Chicago Women’s Club

I started this back in April. The course of research is often a serious rabbit hole. It’s worse when working without a deadline for you have the leisure to make strands into ropes. Today, though I found the knot at the end of it. Or so I thought…

A few months ago, I pulled out a small Hollinger box of vintage paper I’d been saving. I hoped each would find a home on Ebay or Etsy. I listed some. They went nowhere. The slick, grey box looks chic and minimalist. It lives under my coffee table.

Today I took another look….

This postcard is from the Chicago Woman’s Club, circa fall, 1910. It’s an announcement for their December meeting.

The Fine Arts Building was originally called the Studebaker Building; it was built by a carriage manufacturer. The top floors where added in 1898. By the early 1900’s Studebaker had moved on to cars. The Beaux Arts beauty became The Fine Arts Building. The Chicago Woman’s Club moved in early in 1903. They met on the top floor.

Ceiling Medallion in Curtis Hall

Lorado Taft would have been a neighbor.  The group must have met in what’s called Curtis Hall. Today it’s the home of the Chicago Youth Orchestra.

The view today.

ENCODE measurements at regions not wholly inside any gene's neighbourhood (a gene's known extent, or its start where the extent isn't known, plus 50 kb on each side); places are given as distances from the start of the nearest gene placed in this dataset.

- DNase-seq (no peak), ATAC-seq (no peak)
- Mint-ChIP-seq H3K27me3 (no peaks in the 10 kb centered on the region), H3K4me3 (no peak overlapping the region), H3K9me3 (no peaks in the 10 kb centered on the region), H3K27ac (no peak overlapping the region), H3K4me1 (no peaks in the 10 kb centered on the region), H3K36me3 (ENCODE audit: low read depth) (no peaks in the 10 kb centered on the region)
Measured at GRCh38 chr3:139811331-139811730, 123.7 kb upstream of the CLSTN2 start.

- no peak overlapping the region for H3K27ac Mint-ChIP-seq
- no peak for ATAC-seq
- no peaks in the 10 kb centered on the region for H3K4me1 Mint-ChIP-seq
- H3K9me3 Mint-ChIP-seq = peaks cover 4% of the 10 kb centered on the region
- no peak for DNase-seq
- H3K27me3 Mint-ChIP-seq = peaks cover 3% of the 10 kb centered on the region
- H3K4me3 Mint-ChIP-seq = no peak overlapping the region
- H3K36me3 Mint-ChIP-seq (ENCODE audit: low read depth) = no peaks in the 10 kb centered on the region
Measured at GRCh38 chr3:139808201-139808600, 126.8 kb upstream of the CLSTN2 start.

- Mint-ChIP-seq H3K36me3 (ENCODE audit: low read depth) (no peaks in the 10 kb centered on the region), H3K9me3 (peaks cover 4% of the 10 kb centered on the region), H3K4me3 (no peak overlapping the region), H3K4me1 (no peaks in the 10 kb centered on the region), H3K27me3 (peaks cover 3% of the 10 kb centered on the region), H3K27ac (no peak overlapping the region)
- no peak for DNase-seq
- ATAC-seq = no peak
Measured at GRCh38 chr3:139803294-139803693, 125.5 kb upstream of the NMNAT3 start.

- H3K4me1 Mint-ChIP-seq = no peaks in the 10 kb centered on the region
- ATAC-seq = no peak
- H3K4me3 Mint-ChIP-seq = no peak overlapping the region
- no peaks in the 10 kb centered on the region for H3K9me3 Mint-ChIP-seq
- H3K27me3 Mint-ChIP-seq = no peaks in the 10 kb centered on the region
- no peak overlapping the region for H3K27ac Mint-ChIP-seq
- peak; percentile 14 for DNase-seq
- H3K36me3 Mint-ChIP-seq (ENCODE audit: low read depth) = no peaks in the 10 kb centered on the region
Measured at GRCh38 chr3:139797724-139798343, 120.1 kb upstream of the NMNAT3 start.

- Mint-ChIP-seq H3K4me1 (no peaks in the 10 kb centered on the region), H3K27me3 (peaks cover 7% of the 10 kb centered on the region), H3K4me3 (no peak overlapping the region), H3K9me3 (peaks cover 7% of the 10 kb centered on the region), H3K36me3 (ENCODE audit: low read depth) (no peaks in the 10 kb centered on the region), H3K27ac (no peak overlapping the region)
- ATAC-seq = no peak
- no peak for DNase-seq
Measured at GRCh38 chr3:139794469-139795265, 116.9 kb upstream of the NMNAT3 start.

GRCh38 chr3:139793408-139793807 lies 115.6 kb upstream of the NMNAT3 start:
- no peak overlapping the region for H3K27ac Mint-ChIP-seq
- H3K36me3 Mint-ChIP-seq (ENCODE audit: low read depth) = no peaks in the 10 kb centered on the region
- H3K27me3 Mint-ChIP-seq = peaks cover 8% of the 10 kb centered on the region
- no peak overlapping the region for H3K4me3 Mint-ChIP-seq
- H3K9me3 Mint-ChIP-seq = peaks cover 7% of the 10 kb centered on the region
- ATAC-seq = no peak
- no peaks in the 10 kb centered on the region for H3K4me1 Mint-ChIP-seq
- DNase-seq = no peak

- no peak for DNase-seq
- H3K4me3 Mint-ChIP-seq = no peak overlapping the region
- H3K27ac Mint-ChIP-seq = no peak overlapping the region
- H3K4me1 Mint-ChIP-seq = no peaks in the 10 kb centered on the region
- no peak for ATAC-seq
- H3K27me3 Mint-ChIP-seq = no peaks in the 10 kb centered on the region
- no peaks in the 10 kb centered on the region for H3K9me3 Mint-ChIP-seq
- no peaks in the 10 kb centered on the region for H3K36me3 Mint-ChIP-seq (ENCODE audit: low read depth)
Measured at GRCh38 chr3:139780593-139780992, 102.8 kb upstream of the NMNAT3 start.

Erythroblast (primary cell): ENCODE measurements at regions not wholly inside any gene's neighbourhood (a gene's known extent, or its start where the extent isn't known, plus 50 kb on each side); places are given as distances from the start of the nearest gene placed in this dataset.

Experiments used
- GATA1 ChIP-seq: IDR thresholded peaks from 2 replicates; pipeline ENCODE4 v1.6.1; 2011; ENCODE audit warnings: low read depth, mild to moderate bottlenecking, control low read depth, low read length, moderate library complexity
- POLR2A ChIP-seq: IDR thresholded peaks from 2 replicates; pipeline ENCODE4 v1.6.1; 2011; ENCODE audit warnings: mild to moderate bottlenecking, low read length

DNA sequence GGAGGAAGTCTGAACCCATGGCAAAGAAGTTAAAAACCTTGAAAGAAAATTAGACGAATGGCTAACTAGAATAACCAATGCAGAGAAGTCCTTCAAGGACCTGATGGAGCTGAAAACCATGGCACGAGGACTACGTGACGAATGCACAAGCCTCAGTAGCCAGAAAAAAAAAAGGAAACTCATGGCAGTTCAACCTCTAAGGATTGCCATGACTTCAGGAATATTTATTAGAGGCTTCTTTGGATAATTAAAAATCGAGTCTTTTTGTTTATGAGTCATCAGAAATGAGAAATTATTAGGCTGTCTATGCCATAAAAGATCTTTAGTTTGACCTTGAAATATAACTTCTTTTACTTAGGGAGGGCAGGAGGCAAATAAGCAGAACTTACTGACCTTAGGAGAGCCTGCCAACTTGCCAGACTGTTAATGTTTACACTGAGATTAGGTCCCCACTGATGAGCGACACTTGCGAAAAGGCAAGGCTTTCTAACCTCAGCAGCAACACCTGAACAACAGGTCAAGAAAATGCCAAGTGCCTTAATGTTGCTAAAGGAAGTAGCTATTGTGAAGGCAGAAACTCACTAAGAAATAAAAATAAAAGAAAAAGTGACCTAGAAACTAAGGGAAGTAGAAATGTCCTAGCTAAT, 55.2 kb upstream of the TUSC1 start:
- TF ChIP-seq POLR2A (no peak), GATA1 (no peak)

The view in the Club’s days would have been much different. The Chicago Plan was only about a year old. Grant Park was there, but nothing else.

That day’s talk was about the “situation in the Garment Trade.” The Chicago Woman’s Club focused on both the  plight of female factory workers AND women in retail shops. They united the industry. I’d like to see that wide net in the rag trade today; considering the global nightmare of fast fashion and the collapse of retail.

Taking a Look at Our Characters

I knew who Jane Addams was of course. Activist, reformer, pioneer in the field of social programs, suffragette, partner in a Boston marriage, Nobel Prize winner-the list goes on. Hull House is so famous it even has a “devil baby” ghost story.

Professor George H. Meade was a University of Chicago Sociologist. A pragmatist, he represents a leap in American social theory and the way we react with each other.  He’s a member of “The Chicago School” of Sociology. Highly regarded, he’s pretty much the father of pragmatism.